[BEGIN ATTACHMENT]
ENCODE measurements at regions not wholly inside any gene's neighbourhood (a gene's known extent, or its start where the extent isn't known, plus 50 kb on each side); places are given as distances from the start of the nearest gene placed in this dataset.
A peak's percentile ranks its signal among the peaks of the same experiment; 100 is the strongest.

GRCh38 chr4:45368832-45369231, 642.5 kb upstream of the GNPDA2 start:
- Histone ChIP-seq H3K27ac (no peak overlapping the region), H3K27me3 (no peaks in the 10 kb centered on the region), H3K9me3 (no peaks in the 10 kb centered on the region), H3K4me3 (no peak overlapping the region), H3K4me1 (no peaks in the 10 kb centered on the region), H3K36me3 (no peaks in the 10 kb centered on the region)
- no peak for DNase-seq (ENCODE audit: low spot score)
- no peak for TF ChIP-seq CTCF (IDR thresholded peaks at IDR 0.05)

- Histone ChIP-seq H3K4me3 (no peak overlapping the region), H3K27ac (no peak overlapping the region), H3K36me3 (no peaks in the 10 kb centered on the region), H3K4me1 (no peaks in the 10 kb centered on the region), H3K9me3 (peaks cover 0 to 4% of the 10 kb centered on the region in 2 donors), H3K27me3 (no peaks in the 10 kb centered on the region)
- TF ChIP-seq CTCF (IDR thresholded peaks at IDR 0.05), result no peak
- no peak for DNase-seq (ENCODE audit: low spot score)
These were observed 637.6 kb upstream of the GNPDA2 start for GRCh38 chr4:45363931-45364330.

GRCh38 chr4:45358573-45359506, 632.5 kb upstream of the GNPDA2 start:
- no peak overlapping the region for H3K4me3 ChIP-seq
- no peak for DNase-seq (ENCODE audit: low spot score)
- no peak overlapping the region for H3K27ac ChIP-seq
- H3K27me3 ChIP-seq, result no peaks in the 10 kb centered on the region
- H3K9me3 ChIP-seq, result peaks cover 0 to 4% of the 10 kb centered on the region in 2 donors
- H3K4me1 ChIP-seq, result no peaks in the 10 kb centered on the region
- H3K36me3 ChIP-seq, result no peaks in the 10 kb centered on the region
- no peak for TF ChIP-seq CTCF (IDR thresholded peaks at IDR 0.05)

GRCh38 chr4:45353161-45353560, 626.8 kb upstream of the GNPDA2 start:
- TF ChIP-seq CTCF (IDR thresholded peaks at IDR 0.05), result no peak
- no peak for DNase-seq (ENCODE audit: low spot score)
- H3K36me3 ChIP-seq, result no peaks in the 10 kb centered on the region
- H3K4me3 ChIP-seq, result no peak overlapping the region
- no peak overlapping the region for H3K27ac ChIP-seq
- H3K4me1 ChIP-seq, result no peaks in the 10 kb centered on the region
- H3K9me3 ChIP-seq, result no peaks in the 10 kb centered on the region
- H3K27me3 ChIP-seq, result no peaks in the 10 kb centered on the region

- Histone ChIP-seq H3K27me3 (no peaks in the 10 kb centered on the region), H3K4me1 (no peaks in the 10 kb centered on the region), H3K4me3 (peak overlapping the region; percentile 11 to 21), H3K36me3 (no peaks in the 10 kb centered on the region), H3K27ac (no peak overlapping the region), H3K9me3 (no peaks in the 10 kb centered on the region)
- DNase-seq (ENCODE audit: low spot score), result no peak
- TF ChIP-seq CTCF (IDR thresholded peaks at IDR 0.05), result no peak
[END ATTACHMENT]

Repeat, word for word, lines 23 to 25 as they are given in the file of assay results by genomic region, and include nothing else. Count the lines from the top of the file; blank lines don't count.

- H3K36me3 ChIP-seq, result no peaks in the 10 kb centered on the region
- H3K4me3 ChIP-seq, result no peak overlapping the region
- no peak overlapping the region for H3K27ac ChIP-seq